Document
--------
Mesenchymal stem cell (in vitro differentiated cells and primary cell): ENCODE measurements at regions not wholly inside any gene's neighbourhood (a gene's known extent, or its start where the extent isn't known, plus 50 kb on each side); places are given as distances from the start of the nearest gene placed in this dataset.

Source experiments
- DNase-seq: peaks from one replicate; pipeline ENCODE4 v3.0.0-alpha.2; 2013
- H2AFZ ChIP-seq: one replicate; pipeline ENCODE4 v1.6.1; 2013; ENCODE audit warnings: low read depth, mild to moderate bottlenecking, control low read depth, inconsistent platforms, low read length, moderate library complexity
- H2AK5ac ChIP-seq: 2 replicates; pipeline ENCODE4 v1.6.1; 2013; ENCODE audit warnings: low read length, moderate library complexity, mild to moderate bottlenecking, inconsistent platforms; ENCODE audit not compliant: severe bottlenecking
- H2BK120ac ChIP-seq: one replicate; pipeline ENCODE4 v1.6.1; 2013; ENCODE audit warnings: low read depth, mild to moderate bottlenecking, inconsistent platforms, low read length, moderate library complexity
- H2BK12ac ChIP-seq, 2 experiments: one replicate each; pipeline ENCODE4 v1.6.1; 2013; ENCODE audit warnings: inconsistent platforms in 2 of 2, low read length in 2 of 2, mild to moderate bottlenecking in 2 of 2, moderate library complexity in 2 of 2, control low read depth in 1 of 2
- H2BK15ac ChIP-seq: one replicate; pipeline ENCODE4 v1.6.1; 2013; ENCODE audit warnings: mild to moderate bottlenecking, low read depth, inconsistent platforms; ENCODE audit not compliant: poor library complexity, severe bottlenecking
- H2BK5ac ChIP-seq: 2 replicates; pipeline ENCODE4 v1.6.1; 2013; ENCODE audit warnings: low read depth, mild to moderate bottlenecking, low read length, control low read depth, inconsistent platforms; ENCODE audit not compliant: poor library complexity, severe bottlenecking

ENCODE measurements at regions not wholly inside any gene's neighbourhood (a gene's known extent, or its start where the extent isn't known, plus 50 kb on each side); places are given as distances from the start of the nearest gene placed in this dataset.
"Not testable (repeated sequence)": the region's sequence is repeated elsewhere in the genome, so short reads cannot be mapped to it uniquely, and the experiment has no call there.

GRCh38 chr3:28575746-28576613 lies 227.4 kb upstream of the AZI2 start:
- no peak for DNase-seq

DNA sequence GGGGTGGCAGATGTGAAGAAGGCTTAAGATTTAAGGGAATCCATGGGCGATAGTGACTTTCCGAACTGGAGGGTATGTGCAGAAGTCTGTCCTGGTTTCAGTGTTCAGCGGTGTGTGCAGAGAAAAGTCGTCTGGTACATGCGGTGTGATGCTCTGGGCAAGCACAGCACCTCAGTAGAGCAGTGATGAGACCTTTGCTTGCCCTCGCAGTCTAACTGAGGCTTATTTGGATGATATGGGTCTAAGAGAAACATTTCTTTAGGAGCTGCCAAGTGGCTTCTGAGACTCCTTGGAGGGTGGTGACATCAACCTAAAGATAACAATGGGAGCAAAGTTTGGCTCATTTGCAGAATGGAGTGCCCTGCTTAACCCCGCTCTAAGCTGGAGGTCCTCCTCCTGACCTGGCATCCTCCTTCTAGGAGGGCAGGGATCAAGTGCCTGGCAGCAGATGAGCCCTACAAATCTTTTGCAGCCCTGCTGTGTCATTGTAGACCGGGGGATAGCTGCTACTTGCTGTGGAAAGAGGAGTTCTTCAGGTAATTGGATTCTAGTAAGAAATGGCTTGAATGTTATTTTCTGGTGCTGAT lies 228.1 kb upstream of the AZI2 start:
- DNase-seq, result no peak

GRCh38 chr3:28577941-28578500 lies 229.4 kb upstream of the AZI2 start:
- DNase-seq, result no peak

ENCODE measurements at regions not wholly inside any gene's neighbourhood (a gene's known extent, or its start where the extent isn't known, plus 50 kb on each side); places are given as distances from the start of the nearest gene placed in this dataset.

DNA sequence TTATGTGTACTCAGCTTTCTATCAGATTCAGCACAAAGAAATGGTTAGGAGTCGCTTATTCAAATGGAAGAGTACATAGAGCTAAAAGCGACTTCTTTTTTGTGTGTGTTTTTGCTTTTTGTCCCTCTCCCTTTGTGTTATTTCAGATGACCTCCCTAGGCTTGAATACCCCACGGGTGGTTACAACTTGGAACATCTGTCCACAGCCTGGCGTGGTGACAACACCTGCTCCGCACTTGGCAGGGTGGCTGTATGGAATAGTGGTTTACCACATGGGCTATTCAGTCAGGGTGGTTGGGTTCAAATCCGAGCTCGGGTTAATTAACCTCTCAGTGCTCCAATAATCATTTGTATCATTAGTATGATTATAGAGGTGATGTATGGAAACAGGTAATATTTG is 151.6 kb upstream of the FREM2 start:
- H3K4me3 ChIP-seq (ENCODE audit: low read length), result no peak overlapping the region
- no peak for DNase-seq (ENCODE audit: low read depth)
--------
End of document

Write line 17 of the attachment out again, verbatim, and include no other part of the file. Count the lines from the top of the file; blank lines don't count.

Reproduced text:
- DNase-seq, result no peak